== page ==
Research
 Open Access
 Published:
Learning spatial regularized correlation filters with response consistency and distractor repression for UAV tracking
EURASIP Journal on Advances in Signal Processing volume 2023, Article number: 35 (2023)
Abstract
Correlation filterbased trackers have made significant progress in visual object tracking for various types of unmanned aerial vehicle (UAV) applications due to their promising performance and efficiency. However, the boundary effect remains a challenging problem. Several methods enlarge search areas to handle this shortcoming but introduce more background noise, and the filter is prone to learn from distractors. To address this issue, we present spatial regularized correlation filters with response consistency and distractor repression. Specifically, a temporal constraint is introduced to reinforce the consistency across frames by minimizing the difference between consecutive correlation response maps. A dynamic spatial constraint is also integrated by exploiting the local maximum points of the correlation response produced during the detection phase to mitigate the interference from background distractions. The proposed appearance model can optimize the temporal and spatial constraints together with a spatial regularization weight simultaneously. Meanwhile, the proposed appearance model can be solved effectively based on the alternating direction method of multipliers algorithm. The spatial and temporal information concealed in the response maps is fully taken into consideration to boost overall tracking performance. Extensive experiments are conducted on a public UAV benchmark dataset with 123 challenging sequences. The experimental results and analysis demonstrate that the proposed method outperforms 12 stateoftheart trackers in terms of both accuracy and robustness while efficiently operating in real time.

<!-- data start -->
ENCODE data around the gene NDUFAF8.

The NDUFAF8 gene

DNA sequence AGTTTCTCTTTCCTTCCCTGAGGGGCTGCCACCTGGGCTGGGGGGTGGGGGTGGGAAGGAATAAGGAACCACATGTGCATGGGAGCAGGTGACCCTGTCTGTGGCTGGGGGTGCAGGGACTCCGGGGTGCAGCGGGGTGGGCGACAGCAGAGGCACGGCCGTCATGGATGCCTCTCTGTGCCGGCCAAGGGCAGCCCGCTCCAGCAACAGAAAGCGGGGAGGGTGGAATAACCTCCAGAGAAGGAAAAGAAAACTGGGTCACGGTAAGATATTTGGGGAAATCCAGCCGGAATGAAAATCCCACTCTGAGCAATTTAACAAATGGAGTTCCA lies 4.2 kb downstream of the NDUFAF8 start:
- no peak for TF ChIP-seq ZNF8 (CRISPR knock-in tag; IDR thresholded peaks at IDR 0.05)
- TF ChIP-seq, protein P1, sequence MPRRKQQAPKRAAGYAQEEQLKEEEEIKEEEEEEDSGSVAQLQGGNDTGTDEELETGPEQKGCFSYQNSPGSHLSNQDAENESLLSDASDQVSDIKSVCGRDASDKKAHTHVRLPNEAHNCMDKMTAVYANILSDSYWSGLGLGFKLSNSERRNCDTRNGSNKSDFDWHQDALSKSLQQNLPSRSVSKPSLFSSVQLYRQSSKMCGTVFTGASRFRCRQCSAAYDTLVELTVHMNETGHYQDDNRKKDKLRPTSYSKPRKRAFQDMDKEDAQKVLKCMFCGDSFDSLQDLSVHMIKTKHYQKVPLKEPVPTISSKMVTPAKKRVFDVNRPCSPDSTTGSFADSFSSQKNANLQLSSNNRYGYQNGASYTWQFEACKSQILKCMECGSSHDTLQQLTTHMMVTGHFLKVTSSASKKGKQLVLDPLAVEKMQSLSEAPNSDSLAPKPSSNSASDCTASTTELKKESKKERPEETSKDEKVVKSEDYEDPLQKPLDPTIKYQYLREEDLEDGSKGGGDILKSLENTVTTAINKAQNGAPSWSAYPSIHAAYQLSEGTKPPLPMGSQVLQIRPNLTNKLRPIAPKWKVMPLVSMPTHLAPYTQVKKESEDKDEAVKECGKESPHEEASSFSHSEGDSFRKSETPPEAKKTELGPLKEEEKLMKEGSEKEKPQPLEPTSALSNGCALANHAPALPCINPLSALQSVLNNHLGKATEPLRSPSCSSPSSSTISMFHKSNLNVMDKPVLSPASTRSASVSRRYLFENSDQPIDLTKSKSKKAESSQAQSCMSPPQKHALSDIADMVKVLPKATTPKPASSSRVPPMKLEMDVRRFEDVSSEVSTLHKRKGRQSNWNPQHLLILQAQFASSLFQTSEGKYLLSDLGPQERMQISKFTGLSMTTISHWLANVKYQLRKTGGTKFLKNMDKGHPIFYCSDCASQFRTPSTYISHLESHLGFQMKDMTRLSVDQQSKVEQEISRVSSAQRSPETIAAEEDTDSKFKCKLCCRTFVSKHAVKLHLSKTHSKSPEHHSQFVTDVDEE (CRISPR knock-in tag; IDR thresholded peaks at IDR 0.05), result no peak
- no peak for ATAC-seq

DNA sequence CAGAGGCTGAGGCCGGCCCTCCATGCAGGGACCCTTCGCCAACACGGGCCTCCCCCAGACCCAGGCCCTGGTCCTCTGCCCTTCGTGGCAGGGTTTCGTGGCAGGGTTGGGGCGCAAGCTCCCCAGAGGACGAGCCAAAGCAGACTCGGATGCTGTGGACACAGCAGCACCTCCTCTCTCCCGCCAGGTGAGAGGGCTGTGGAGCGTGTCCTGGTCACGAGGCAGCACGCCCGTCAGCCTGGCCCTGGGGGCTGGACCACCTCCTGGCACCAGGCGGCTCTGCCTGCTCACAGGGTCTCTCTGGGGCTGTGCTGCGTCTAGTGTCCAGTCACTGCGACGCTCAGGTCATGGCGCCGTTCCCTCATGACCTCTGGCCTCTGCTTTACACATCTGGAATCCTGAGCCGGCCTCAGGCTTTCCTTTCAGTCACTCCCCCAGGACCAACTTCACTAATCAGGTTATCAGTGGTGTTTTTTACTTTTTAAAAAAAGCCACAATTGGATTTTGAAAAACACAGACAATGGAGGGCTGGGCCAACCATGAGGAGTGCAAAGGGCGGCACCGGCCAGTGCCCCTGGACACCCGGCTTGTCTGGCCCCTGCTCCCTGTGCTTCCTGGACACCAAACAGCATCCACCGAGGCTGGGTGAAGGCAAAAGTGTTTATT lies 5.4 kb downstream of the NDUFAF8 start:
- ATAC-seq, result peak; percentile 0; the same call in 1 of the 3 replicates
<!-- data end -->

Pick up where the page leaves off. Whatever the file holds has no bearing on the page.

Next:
1 Introduction
Visual object tracking is widely used in many fields, especially in various types of unmanned aerial vehicle (UAV) applications, such as target following [1], autonomous landing [2, 3], and collision avoidance [4]. Although numerous visual tracking methods have been designed for UAVs [5], robust and accurate UAV tracking remains challenging due to numerous factors like aspect ratio change, fast motion, viewpoint change, low resolution, illumination variation, among others. Additionally, the inherent characteristics of UAVs, such as mechanical vibration, battery capacity, and limited computing power, also present great challenges for visual tracking.